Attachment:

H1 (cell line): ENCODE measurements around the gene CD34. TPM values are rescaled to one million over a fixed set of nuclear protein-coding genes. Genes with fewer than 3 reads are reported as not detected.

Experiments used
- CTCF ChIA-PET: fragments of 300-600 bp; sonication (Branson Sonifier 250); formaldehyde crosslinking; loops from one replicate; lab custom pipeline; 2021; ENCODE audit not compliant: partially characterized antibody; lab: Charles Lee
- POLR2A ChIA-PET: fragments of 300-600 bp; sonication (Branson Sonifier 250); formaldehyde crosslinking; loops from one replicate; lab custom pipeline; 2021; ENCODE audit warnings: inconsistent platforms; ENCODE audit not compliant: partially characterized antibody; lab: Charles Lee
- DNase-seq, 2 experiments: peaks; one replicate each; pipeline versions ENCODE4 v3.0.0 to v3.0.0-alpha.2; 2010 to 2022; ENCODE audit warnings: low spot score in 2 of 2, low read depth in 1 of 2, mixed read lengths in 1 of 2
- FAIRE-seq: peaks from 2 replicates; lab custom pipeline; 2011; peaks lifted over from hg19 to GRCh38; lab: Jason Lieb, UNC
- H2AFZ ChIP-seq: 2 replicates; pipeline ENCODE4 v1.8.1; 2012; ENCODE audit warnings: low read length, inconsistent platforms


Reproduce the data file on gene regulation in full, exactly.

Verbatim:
H1 (cell line): ENCODE measurements around the gene CD34. TPM values are rescaled to one million over a fixed set of nuclear protein-coding genes. Genes with fewer than 3 reads are reported as not detected.

Experiments used
- CTCF ChIA-PET: fragments of 300-600 bp; sonication (Branson Sonifier 250); formaldehyde crosslinking; loops from one replicate; lab custom pipeline; 2021; ENCODE audit not compliant: partially characterized antibody; lab: Charles Lee
- POLR2A ChIA-PET: fragments of 300-600 bp; sonication (Branson Sonifier 250); formaldehyde crosslinking; loops from one replicate; lab custom pipeline; 2021; ENCODE audit warnings: inconsistent platforms; ENCODE audit not compliant: partially characterized antibody; lab: Charles Lee
- DNase-seq, 2 experiments: peaks; one replicate each; pipeline versions ENCODE4 v3.0.0 to v3.0.0-alpha.2; 2010 to 2022; ENCODE audit warnings: low spot score in 2 of 2, low read depth in 1 of 2, mixed read lengths in 1 of 2
- FAIRE-seq: peaks from 2 replicates; lab custom pipeline; 2011; peaks lifted over from hg19 to GRCh38; lab: Jason Lieb, UNC
- H2AFZ ChIP-seq: 2 replicates; pipeline ENCODE4 v1.8.1; 2012; ENCODE audit warnings: low read length, inconsistent platforms